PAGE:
Simone Weil: visionary and profound philosopher

Four women seers in a time of strife

Eilenberger’s design is to present philosophy outside the lecture theatre in its life-transforming power


This article is taken from the February 2024 issue of The Critic. To get the full magazine why not subscribe? Right now we’re offering five issues for just £10.

“What would your good do if evil did not exist?” asks the Devil in Mikhail Bulgakov’s Faustian satire The Master and Margarita. For Wolfram Eilenberger, the light of intellect shines against the presence of evil in his genre-defying book The Visionaries. Neither biography, history nor fiction, Eilenberger’s work interweaves into a “constellation” the fates of four questing female figures (three of them Jewish): Hannah Arendt, Simone de Beauvoir, Ayn Rand and Simone Weil in the decade after Hitler’s rise to power.

Founder of a popular philosophy magazine and television programme in Germany, Eilenberger is on a kind of Lucretian mission to interpret philosophy for the multitude; his previous volume Time of the Magicians (on Wittgenstein, Heidegger, Cassirer and Benjamin) was an acclaimed bestseller. Its sequel The Visionaries, entitled “Fire of Freedom” in German, continues the polyphonic quartet in a series of tableaux depicting four disparate but distinctive thinkers as war and totalitarianism descended over Europe.

Whether his subjects would have approved of their personal histories being entwined with their intellectual work is arguable, but Eilenberger’s design is to present philosophy outside the lecture theatre in its life-transforming power. With this compelling account he resolutely threads together the lives and writings of four women who came to embody their ideas.

The Visionaries: Arendt, Beauvoir, Rand, Weil and the Salvation of Philosophy, Wolfram Eilenberger; translated by Shaun Whiteside (Allen Lane, £25)

Of these protagonists, only the profound and mystical Weil can really be classed as a visionary or philosopher (the scholarly Arendt described herself as a political theorist). The cult canons of De Beauvoir and the Russian-born Ayn Rand, strained by Nietzsche and Bolshevik bloodshed, have had dismal social impacts.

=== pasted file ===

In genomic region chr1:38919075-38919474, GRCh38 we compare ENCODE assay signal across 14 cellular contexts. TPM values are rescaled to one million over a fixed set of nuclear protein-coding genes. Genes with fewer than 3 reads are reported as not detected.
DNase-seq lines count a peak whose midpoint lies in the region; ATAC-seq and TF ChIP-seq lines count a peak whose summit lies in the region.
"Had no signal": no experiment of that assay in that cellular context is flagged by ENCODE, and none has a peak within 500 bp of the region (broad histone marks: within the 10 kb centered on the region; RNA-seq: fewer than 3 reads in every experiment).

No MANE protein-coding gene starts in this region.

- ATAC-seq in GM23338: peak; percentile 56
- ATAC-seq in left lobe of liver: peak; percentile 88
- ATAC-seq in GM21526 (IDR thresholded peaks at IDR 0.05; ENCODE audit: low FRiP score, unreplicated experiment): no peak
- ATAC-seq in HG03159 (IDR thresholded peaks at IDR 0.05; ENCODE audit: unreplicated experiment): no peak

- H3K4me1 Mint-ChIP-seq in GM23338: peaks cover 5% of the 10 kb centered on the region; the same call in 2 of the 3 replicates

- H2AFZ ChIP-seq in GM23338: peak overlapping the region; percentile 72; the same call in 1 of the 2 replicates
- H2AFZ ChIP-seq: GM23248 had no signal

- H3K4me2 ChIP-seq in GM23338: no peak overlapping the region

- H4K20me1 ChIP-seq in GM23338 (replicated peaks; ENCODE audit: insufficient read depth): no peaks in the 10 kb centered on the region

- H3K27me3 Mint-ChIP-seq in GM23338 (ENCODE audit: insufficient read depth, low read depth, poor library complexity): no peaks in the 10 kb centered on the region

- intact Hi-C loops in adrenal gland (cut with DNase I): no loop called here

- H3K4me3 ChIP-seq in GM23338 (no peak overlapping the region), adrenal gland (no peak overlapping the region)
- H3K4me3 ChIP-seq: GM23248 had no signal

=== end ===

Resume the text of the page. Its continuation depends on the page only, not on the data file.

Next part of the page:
In the encounter between the two Simones one can wince sympathetically for De Beauvoir at her rival’s dismissal of existentialism, but The Second Sex and its chimaeras of gender are hard to bear. Yet her memoirs and imaginative prose rise higher. For a book centred on women, The Visionaries has rather too much detail on Jean-Paul Sartre. More could instead be made of Weil’s proposal to parachute a corps of front-line nurses (“women with a maternal solicitude”) as an inspirational antithesis to the SS.

The crosscurrents of exile and war that drove Hannah Arendt to flee Germany are depicted in the most sombre tones. Her critique of human rights — “an abstract conception of the human being” — later incorporated into her heroic Origins of Totalitarianism, reflects her predicament as a Jewish refugee, echoing Weil’s conception of moral obligations.

For Arendt, memory is the retrieval of meaning, saving “fragments” of human hope as the “pearl diver” brings them to the surface of the sea. The Visionaries is the seedbed of experience that three of these women would draw on for the work that won them fame.

With the great and tragic story of Simone Weil, The Visionaries discovers its soul. From the earliest, Weil sought darkness for illumination; as a child she recited by heart the lament for Hippolytus from Racine’s Phèdre; in 1932 she descended a coalmine to operate a pneumatic drill. She mastered Ancient Greek and Sanskrit and was one of the first women graduates of the École Normale Supérieure.

Gathering information on the Stalinist famines, she denounced the totalising ideology of the Soviet Union. Eilenberger’s account of her confrontation with Leon Trotsky, who was taking refuge in her family apartment, is magnificent.

Identifying with her ideals, Weil volunteered on the assembly line of a Renault factory. Arendt considered her analysis of the degradation of the working class — which pre-dates George Orwell — the finest example in existence. Eilenberger’s reproach that Weil has been neglected by academic philosophy is not quite right: she is appreciated as one of the most serious thinkers of the last century.

As the armies of five million soldiers faced each other across her homeland in the winter of 1939–40, no pen ever burned more brightly than Weil’s in her meditation on Homer’s Iliad, The Poem of Force: “for [those] who perceive force, today as yesterday, at the very centre of human history, the Iliad is the purest and the loveliest of mirrors”.

On the eve of his acceptance of the Nobel Prize in 1957, Albert Camus stayed with Weil’s mother Selma. In Simone, whose works he helped publish, he recognised a kindred mind, taken by those “rare luminous moments” of Ancient Greece. She writes of suffering, decreation, kenosis (emptying), metaxu (separation and connection), beauty and more.

Eilenberger omits mention of Weil’s recently reconstructed play Venice Saved, about a Spanish conspiracy to overthrow the city of Venice in 1618; but its themes of sacrifice and the soul’s “need for roots” in an intense vision of the human are relevant not just then and now but eternally.

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